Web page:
Three Lawrence residents killed in small plane crash near Chicago

Workers on Monday, Oct. 13, 2014, remove the wreckage of a small plane that crashed late Sunday night in the Chicago suburb of Palos Hills. Three people on board were killed in the crash. The National Transportation Safety Board said there were no obvious reasons why the twin-engine Beechcraft Baron plane crashed shortly after a takeoff from Chicago's Midway's International Airport for what the Federal Aviation Administration said was to be a flight to Lawrence, Kan.

Tausif Rehman

Ali Kanchwala

Maria Javaid

Three Lawrence residents, all physicians, were killed when their small plane crashed shortly after takeoff Sunday night in Chicago.

The twin-engine Beechcraft Baron crashed around 10:40 p.m. Sunday in the Chicago suburb of Palos Hills, shortly after takeoff from Chicago Midway Airport, according to the Federal Aviation Administration. The plane was bound for Lawrence Municipal Airport.

Tausif Rehman, Ali A. Kanchwala and Maria Javaid were aboard the plane, according to Stormont-Vail HealthCare spokeswoman Nancy Burkhardt. Rehman was a neurosurgeon and Kanchwala was a pulmonologist at Topeka’s Cotton-O’Neil Clinic, a division of Stormont-Vail HealthCare. Javaid, who was married to Kanchwala, was an interventional cardiologist at Providence Medical Center in Kansas City, Kan.

“Dr. Rehman and Dr. Kanchwala were extremely valued, highly skilled and beloved members of our staff,” Randy Peterson, president and chief executive officer of Stormont-Vail HealthCare, said in a statement. “We are heartbroken. Our thoughts and prayers are with the families of these individuals and the staff who worked closely with them. These physicians were deeply committed to their patients and to bringing the best of care to our community. We also extend our deepest sympathies to the Providence Medical Center staff for the loss of Dr. Javaid.”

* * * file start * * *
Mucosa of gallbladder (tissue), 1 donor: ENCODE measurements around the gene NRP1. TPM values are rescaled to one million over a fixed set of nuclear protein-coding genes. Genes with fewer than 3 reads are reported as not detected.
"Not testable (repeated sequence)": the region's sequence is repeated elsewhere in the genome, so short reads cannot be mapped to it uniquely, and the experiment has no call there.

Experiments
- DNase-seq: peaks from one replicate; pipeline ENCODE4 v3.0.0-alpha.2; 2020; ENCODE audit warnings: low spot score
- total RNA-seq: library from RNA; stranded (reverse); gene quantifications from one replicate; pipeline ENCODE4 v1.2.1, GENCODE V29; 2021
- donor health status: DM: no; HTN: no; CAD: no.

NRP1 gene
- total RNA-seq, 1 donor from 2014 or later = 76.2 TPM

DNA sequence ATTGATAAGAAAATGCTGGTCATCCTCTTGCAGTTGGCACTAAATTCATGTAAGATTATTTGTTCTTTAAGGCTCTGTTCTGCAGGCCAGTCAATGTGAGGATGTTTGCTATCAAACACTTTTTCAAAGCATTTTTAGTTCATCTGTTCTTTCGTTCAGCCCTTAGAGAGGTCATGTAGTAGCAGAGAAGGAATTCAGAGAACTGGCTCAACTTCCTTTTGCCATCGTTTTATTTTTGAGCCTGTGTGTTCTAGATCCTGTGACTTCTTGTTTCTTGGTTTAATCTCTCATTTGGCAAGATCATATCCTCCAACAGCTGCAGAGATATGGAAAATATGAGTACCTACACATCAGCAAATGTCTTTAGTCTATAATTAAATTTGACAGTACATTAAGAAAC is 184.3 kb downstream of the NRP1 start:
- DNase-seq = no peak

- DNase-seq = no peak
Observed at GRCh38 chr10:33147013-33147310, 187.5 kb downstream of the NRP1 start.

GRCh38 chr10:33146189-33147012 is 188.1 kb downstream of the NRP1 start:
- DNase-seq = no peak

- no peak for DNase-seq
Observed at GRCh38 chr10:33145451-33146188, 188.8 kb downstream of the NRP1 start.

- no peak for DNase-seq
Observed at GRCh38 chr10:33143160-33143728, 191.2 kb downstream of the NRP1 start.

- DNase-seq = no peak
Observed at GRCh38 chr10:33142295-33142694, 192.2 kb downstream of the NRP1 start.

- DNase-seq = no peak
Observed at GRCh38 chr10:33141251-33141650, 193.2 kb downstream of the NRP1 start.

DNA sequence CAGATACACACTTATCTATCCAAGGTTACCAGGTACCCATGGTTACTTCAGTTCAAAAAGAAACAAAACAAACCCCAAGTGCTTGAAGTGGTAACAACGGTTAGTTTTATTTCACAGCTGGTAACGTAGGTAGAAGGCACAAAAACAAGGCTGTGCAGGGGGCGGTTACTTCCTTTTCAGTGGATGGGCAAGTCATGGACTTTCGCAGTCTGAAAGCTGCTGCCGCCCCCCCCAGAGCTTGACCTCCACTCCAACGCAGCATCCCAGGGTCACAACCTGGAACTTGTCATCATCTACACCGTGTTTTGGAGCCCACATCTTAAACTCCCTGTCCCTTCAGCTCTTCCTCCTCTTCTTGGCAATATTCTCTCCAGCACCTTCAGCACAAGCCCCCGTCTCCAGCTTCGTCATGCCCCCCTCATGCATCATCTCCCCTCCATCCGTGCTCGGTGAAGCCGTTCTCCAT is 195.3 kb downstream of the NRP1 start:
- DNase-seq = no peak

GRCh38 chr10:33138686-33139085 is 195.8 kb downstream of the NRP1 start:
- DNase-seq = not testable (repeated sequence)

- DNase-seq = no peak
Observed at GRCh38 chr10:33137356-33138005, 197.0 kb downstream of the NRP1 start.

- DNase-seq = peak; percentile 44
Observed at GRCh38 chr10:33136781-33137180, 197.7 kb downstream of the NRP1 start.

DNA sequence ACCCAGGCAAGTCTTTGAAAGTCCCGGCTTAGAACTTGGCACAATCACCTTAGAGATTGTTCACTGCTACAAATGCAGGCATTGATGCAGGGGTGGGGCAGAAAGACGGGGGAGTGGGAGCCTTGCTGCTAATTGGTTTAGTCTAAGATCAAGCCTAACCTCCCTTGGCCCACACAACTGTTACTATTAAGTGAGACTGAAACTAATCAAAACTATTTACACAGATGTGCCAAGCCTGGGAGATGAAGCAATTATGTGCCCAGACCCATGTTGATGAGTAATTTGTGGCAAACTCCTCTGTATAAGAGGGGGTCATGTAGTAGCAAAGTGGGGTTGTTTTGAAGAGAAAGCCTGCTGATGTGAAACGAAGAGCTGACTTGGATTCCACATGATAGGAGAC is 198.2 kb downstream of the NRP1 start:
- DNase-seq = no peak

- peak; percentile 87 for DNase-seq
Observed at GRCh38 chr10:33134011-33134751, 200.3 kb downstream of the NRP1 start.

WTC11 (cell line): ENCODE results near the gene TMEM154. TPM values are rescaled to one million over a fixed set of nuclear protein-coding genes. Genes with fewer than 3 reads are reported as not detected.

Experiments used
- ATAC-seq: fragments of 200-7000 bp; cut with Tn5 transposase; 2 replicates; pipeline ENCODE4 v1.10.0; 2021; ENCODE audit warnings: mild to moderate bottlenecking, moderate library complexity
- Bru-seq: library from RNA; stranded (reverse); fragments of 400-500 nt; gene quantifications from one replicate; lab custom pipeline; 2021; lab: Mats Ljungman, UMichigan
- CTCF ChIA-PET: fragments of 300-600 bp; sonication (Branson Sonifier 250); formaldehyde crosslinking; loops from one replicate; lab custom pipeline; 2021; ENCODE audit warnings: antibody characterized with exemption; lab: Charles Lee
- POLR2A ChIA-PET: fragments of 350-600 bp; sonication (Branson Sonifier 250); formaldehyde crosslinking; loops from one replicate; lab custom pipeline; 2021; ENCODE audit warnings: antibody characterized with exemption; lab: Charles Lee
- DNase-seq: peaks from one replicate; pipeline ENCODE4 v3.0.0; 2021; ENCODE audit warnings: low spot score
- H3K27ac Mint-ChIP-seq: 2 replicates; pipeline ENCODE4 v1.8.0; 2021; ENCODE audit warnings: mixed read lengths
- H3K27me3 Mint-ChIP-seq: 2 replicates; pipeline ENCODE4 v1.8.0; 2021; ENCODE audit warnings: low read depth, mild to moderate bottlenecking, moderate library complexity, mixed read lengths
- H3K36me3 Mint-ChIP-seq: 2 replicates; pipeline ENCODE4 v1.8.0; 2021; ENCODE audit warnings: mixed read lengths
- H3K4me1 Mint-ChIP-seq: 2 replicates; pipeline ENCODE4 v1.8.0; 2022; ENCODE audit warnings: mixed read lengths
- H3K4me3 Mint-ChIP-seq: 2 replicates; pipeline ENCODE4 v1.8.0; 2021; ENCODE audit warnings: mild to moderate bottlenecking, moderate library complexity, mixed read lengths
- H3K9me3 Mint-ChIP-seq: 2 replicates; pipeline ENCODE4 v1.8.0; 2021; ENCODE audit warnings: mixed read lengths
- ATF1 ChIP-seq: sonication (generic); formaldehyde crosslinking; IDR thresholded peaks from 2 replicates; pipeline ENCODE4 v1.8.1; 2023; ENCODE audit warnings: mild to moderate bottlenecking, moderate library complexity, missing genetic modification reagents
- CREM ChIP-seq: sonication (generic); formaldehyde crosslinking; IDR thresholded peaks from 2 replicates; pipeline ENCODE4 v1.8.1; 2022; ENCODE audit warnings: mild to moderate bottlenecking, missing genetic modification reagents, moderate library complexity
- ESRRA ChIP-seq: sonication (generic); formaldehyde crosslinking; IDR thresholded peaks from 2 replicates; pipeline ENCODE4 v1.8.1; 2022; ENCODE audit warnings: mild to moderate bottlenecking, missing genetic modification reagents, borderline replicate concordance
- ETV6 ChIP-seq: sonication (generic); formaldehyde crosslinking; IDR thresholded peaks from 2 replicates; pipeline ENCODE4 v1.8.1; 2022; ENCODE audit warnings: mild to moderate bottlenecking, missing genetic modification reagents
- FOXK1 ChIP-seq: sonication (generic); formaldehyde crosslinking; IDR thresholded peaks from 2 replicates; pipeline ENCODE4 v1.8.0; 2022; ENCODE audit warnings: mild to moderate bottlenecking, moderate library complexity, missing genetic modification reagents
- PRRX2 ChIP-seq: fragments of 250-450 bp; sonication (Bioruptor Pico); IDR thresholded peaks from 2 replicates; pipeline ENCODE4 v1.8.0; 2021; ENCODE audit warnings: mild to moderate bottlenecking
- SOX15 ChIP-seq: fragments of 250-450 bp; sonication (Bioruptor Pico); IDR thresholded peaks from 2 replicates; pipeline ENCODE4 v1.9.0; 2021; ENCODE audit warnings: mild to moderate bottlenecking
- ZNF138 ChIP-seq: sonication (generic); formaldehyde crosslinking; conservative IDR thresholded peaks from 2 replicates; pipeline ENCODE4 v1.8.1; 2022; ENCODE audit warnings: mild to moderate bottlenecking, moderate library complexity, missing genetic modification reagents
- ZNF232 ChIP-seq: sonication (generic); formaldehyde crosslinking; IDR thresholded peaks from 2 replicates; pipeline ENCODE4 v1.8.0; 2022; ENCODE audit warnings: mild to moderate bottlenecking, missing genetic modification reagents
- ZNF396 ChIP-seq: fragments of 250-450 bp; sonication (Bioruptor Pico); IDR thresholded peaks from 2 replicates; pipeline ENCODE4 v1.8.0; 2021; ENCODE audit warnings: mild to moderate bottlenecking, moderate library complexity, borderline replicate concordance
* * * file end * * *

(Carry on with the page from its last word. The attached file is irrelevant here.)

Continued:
Rehman attended medical school in Pakistan and had residencies in New Mexico and New York before coming to Kansas, according to his hospital staff profile. Kanchwala also went to medical school in Pakistan and had a residency in New York.

Rehman was a pilot and owned a plane, Burkhardt said. According state business filings, Rehmen is the registered agent of the business that owns the plane that crashed, Arc Aviation LLC.

The National Transportation Safety Board is investigating the crash but released few details Monday.

John Brannen, a NTSB investigator, said the pilot did not make a distress call before the plane “simply dropped off the radar.”

Brannen said investigators would go to Midway, where the plane had been fueled, to take samples from the fuel truck to determine if there were any problems with the fuel. He also said investigators have not ruled out the overcast weather and the pilot’s experience as possible factors in the crash.

The plane’s stay in Chicago appears to have been short.

It left Lawrence just after noon Sunday and arrived at Chicago Midway about 2:15 p.m., according to flight tracking information from FlightAware. The last flight logged was Oct. 2, when the plane took off and landed at Lawrence Municipal Airport with an hour and a half in the air.

When first-responders arrived at the crash scene, the plane was destroyed and it was “fairly obvious” that no one on board survived, said James Boie, Palos Hills deputy police chief.

The plane did not damage any buildings or catch fire, Boie said. He said it hit some trees and came close to one house but, fortunately, landed in the only open field in the all-residential area.

Neighbors reported seeing the plane circling and hearing sputtering before the plane came down, Boie said.

Barbara Janusz, who lives with her daughter’s family in a house where she said the plane’s wings came to rest, said about 50-60 people live on the block and a couple hundred more in apartments a block away.

“It would have been a total disaster, too awful to think about,” she said.